After the last tutorial on minimal installation of Red Hat Enterprise 7.0, it’s time to register your system to Red Hat Subscription Service and enable your system repositories and perform a full system update.
A subscription service has the role to identify registered systems with the products installed on them. Local Subscription Manager service tracks down the installed software products, available and used subscriptions and communicates with the Red Hat Customer Portal through tools like YUM.
This tutorial guides you on how we can perform tasks like registering new RHEL 7.0, how to active subscription and repositories before actually be able to update our system.
Step 1: Register and Active Red Hat Subscription
1. To register your system to Customer Portal Subscription Management use the following command followed by the credentials used to login to Red Hat Customer Portal.
# subscription-manager register --username your_username --password your_password
NOTE: After the system is successfully authenticated an ID will be displayed on your prompt for your system.
2. To unregister your system use unregister switch, which will remove the system’s entry from the subscription service and all subscriptions, and will deletes its identity and subscription certificates on local machine.
# subscription-manager unregister
3. To get a list of all your available subscriptions use list switch and note down your Subscription Pool ID that you want to active it on your system.
# subscription-manager list -available
4. To active it a subscription use the Subscription Pool ID, but be aware that when purchase one, it is valid for a specified period of time, so make sure you buy a new period of time before expiring. Because this system is for tests, I only use the 30 Day Self-Supported RHEL free subscription. To activate a subscription use the following command.
# subscription-manager subscribe --pool=Pool ID number
5. To get a status of your consumed subscriptions use the following command.
# subscription-manager list –consumed
6. To check your enabled subscriptions use the below command.
# subscription-manager list
7. If you want to remove all your active subscriptions use –all argument or just provide a subscription serial if you want to remove a specific pool only.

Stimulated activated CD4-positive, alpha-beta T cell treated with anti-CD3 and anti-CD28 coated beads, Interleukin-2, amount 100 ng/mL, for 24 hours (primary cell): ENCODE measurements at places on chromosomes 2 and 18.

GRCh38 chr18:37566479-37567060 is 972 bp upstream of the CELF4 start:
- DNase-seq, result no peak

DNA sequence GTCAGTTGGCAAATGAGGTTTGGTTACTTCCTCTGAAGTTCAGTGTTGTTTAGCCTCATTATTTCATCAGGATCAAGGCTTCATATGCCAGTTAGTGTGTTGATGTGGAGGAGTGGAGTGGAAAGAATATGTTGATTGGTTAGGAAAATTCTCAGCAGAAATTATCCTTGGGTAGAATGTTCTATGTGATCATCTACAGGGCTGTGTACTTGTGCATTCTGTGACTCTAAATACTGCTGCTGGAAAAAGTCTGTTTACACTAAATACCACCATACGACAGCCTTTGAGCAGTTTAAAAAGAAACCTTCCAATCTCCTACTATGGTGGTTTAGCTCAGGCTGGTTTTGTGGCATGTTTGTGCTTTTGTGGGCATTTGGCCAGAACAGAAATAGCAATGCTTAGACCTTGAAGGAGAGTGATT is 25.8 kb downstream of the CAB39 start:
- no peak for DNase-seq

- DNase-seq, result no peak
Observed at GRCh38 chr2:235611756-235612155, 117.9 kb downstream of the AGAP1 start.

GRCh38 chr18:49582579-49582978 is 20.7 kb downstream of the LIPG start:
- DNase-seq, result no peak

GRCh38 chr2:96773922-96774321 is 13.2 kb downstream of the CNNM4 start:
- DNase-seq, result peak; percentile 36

# subscription-manager remove --all # subscription-manager unsubscribe --serial=Serial number
8. To list the available service levels on your RHEL 7.0 system use the following command and if you want to set a your desired level use the switch –set on service-level command.
# subscription-manager service-level --list # subscription-manager service-level --set=self-support
Step 2: Enable Yum Repositories
9. After you system has been registered to Red Hat Customer Portal and a Subscription has been activated in your system you can start listing and enabling system Repositories. To get a list of all your provided repositories through a certain subscription use the next command.
# subscription-manager repos --list
NOTE: A long repositories list should appear and you can status to see if certain repositories are enabled (the ones with 1 on Enabled).
10. A more simple output the command yum repolist all should generate through, and you can, also, verify if certain repos are enabled.
# yum repolist all
11. To view only the enabled system repositories use the following command.
# yum repolist
12. Now if you want to enable a certain repo on you system, open /etc/yum.repos.d/redhat.repo file and make sure you change the line enabled from 0 to 1 on every specific repo you want to activate.
# vi /etc/yum.repos.d/redhat.repo
NOTE: Here I’ve enabled RHEL 7 Server Optional RPMs repositories which I will need later to install some important PHP moduleson a LAMP server.
13. After you edited the file and enabled all your needed Repositories using the procedure above, run yum repolist all or just yum repolist, again to verify repos status like in the screenshots below.
# yum repolist all
Step 3: Full Update RHEL 7.0
14. After everything concerning subscriptions and repositories has been set, upgrade your system to make sure your system has the latest packages, kernels and security patches up to date, issuing the following command.
# yum update
That’s all! Now your system is up to date and you can start perform other important task like starting to build a complete web environment for productions by installing all the necessary software packages, which will be covered in future tutorials.